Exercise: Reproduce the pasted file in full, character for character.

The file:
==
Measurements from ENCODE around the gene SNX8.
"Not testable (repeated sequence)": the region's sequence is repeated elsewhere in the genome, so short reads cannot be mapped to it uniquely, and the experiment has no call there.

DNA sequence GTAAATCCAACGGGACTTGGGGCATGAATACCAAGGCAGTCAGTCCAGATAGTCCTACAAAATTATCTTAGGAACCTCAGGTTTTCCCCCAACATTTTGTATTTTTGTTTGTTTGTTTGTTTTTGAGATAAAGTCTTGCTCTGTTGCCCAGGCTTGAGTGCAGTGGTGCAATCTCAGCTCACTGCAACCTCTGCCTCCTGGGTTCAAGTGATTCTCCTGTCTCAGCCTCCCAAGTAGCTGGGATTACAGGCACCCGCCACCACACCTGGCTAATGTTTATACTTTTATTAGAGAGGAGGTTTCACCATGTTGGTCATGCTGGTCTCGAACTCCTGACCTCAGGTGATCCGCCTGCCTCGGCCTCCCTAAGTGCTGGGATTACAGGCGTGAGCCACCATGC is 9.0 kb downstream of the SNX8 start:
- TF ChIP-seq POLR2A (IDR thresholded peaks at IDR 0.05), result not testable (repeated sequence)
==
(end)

Measurements from ENCODE around the gene SNX8.
"Not testable (repeated sequence)": the region's sequence is repeated elsewhere in the genome, so short reads cannot be mapped to it uniquely, and the experiment has no call there.

DNA sequence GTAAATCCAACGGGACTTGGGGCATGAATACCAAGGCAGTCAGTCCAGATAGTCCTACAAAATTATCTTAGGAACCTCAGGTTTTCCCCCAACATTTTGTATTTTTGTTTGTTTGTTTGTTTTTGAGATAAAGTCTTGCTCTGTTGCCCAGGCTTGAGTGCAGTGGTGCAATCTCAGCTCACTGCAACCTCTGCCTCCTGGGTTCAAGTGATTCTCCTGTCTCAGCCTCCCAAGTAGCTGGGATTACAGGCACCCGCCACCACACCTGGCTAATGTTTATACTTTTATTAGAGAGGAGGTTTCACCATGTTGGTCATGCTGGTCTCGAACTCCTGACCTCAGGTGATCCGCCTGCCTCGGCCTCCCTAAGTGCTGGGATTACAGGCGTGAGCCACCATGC is 9.0 kb downstream of the SNX8 start:
- TF ChIP-seq POLR2A (IDR thresholded peaks at IDR 0.05), result not testable (repeated sequence)